Some patients have degenerative problems in both hips and, with their surgeon's guidance, may consider having both hips replaced at the same time. This is called bilateral total hip replacement. It may also be referred to as simultaneous total hip replacement.
The advantages of bilateral total hip replacement can include one trip to the operating room instead of two, one anesthetic and therefore one hospitalization. Patients who are employed may find that they need less time off from work overall than if they were to recover from two hip replacements on two different occasions.
Risks can be increased however as the surgical blood loss is greater and the surgery as well as the anesthesia are more prolonged - two to four hours as opposed to one to two hours for a single total hip. Hospital length of stay is longer with a bilateral total hip replacement and a higher proportion of patients require transfer to inpatient rehabilitation facilities after bilateral surgeries.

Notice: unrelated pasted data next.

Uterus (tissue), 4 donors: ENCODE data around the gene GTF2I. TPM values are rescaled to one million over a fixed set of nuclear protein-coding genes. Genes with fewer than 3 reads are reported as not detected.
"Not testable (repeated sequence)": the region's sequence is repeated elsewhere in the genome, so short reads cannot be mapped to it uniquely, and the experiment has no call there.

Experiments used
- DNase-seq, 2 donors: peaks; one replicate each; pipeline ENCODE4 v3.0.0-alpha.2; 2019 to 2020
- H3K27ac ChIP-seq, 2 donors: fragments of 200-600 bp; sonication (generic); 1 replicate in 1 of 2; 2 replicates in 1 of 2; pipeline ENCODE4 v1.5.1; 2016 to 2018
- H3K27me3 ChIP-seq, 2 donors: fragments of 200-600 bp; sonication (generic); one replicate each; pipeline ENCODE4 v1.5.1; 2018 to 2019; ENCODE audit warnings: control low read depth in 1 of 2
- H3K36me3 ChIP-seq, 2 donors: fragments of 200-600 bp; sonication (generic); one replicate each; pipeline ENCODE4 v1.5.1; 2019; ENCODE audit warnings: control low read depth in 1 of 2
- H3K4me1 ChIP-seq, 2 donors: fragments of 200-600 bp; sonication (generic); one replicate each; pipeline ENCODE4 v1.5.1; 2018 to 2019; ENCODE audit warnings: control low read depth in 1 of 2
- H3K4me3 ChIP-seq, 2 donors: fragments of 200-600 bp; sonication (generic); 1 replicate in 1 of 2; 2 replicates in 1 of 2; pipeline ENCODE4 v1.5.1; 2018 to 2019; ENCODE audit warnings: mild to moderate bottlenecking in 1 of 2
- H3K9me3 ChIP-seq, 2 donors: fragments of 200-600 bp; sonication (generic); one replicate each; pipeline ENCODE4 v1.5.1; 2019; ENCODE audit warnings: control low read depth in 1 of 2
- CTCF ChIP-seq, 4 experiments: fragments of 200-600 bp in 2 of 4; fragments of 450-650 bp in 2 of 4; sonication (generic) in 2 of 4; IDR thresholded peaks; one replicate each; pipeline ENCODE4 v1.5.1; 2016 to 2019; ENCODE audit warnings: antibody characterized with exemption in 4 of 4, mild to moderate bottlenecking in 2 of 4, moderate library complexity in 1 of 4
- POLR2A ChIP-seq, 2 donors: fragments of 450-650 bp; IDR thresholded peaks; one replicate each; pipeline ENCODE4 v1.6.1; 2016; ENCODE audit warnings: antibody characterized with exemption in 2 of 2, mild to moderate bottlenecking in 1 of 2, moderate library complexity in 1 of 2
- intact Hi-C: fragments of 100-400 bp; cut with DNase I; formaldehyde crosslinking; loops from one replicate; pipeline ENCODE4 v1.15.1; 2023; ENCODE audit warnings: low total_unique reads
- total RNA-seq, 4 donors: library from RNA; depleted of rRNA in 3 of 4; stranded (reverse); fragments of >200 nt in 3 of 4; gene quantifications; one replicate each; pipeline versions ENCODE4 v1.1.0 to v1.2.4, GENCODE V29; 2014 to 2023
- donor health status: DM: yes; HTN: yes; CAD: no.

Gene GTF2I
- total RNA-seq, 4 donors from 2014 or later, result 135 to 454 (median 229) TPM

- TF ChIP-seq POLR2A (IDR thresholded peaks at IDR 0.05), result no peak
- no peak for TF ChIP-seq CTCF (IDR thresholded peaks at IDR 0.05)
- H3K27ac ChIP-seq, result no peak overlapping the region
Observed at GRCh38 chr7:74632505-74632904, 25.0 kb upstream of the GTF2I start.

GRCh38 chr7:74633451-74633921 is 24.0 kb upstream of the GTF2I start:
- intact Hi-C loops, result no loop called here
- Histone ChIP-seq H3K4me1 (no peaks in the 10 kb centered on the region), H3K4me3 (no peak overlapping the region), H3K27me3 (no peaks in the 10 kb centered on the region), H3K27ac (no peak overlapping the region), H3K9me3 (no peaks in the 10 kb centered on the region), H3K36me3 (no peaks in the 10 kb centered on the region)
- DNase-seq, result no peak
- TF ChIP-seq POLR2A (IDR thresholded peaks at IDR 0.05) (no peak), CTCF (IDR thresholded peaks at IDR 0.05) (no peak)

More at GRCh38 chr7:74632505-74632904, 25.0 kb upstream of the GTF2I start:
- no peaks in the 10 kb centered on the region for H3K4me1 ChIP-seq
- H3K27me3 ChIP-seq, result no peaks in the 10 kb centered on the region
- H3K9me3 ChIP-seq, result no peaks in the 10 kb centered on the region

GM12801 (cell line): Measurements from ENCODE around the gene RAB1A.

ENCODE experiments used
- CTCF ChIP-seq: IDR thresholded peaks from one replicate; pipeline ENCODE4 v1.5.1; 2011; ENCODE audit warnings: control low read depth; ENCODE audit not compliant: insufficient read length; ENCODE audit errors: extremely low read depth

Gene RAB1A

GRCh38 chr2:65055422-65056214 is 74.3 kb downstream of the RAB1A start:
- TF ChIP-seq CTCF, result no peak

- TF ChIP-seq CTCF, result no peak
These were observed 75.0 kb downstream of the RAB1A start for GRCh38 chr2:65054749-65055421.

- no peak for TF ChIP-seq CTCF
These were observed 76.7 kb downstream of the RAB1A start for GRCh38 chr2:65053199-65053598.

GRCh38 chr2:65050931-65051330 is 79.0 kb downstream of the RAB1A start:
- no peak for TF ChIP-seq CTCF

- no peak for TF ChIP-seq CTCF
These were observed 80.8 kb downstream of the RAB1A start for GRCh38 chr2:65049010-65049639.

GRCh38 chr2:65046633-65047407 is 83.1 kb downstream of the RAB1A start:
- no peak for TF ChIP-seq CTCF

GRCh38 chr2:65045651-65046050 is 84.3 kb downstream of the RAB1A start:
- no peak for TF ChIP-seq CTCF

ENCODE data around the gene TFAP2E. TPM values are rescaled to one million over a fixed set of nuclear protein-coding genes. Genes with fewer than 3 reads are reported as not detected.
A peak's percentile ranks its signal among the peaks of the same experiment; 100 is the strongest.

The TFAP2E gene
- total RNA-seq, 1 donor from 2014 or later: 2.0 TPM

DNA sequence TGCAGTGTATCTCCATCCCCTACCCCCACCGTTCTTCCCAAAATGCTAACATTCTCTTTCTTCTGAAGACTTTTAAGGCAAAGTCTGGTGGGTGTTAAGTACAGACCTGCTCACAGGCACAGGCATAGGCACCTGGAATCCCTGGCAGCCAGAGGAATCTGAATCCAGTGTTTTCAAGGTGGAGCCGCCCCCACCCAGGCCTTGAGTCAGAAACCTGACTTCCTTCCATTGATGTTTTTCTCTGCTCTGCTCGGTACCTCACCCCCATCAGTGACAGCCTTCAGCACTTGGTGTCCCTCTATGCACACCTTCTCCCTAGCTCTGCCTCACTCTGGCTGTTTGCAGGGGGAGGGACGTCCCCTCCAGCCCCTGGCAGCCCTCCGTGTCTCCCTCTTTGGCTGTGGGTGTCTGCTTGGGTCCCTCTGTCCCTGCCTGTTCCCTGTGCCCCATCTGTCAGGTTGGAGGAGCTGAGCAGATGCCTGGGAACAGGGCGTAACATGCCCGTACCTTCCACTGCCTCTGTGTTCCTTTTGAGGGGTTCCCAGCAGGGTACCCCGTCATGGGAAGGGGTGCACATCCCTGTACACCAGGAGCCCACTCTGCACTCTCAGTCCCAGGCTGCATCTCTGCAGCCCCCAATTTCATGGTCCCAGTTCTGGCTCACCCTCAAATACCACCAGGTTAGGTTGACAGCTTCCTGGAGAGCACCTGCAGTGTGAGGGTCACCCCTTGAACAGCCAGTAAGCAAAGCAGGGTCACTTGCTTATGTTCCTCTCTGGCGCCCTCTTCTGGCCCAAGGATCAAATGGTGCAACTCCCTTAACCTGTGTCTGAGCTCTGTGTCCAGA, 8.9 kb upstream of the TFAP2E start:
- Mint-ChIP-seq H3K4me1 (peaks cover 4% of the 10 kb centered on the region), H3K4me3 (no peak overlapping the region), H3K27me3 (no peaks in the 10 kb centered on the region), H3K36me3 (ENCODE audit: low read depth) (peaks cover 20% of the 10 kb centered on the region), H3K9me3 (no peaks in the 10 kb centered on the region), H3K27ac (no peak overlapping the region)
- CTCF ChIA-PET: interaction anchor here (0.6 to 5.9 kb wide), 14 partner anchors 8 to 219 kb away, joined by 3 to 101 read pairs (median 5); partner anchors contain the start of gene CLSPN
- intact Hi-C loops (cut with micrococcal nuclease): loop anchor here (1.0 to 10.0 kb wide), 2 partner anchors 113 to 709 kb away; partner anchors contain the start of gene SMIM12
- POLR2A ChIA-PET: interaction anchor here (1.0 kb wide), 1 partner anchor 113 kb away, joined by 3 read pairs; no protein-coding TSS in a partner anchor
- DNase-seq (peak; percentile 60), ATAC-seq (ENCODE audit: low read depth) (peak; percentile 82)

Most bilateral total hip candidates are younger, more active, healthy and motivated to participate in the more rigorous postoperative therapy required. An obvious requirement is that the patient have severe limiting pain in both hips due to degenerative joint disease. The surgeon and patient's primary care physician must agree that the patient is a safe and suitable candidate for surgery on both hips simultaneously.